Well worth the drive inland to the City of Amiens is the largest gothic cathedral in France. This magnificent edifice was finished in 1269, and was declared a World Heritage site in 1981. The cathedral is illuminated by a powerful light show which displays the frontal facade with it's display of impressive sculpture to it's best advantage.The...more
We couldn't resist a trip on the narrow gauge railway which travels around the bay to St. Valery several times a day. The train leaves the station at Le Crotoy and wends it's way through farmland and marshes, over level crossings and bridges, to arrive at St. Valery an hour later.Try to book in advance if possible, and catch a train which allows...more
We spent quite some time on the beach, just outside the town of Le Crotoy. When the tide goes out, the whole bay virtually empties of water, leaving a small channel running through the middle of what is to all intents and purposes a desert.If like me you tire of sitting getting burnt in the summer sun, a walk out into the middle of the bay will be...more
We had Moules et Frites in the square in Le Crotoy, laid on by the local Pompiers, proceeds to their funds. As ever, very tasty! We ate from trays on wooden tables and benches laid out under the trees.My friend Malcolm is pictured enjoying the seafood, a treat we never miss when in France.more
August 15th is often the occasion for some festivities. The firemen of Le Crotoy had organized a giant open-air event, where we could eat mussels and fries, or grilled sausages for a really small price !We all sat around huge wooden tables under the trees and facing the sea, eating our mussels that tasted soooo good, drinking wine and enjoying...more
There's an historical train line called the chemin de fer de la baie de la somme that travels to Le Crotoy from Noyelles or St Valery which are further around the bay. Its not particularly cheap either...works out about 40 euros for a family of four. However if money is no object its a nice day out.
Note that the ticket office in St Valery is not at the actual station (where you park your car), its on a wagon parked down the line closer to the town centre...also that's also where you get on the train...well it was on the day we went.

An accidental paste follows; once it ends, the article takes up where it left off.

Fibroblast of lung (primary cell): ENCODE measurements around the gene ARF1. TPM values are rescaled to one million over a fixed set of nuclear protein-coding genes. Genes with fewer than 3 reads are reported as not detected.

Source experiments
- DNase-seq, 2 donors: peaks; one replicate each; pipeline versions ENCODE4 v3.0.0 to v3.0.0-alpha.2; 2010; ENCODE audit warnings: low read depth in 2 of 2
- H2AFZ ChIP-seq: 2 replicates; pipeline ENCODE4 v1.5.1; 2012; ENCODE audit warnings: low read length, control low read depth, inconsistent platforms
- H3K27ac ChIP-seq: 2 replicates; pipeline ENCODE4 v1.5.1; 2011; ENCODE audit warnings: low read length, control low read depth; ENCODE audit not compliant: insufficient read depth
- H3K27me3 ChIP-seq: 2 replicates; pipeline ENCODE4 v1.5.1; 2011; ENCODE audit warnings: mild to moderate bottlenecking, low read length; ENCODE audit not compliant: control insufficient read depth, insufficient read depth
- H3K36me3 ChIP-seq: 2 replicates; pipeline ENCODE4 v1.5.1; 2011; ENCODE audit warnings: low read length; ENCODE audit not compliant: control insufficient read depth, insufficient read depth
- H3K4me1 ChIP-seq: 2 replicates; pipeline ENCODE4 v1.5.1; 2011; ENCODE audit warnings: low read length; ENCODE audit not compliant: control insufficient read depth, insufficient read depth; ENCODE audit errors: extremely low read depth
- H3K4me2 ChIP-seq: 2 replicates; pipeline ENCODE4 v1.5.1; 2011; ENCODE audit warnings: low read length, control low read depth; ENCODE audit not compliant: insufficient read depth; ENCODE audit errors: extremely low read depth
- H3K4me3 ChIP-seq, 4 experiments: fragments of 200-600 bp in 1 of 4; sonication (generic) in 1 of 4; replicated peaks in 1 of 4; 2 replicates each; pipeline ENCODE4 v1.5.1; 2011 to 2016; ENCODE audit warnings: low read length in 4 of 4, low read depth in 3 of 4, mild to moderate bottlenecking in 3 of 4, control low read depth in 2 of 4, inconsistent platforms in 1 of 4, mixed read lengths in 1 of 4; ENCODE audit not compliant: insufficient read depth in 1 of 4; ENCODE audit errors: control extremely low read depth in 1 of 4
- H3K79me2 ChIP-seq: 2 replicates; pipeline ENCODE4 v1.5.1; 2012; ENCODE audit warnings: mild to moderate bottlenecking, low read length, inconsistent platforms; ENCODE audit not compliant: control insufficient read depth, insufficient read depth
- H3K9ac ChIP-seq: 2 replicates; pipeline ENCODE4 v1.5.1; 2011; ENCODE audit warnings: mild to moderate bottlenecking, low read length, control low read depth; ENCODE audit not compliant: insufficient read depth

The web site is in French but the timetable is quite easy to understand.
Ficelles picardes are a culinary specialty of Picardy... but does this really look like a Picardian specialty to you ? Well, our friend Anik thought that Sarah and I looked pretty much like Ficelles Picardes in our sleeping bags :-)
For real tips on the Ficelle Picarde, see my tips on Saint Valéry sur Somme.
As I said in my restaurant tip, we went to an open-air event organized by the firemen of Le Crotoy. After the eating was over, the DJ started to raise the music...and no one danced because of the rain. But we were drenched already, so we decided to have fun and dance under the rain for a while :-) Well, believe it or not, this was a really funny...more
Well, the presence of seals in the bay is something I wouldn't have imagined... They are usually visible at low tide, when they rest on the sand banks after they went fishing. However it is better to observe them from a distance to avoid perturbing them.But even though we went through the bay at low tide, the only seals we saw were those two on the...more
A funny phenomenon to observe... when the tide goes in, water seems to push forward a bundle of foam, that totters its way through the bay :-) The picture unfortunately doesn't completely reflect the "ploup ploup" of the foam :-)You must be careful though, because the sea is faster than you may think... it often happens that people are suddenly...more
The grasswort, or salicorne in French, is a typical plant of salt marshes or beaches which is very common in the Baie de Somme. They have the time to develop when the bay is emptying and are then totally recovered by the sea at high tide. At the end of the summer, the plant dries and looks like a little squeletton... the young sprouts will only...more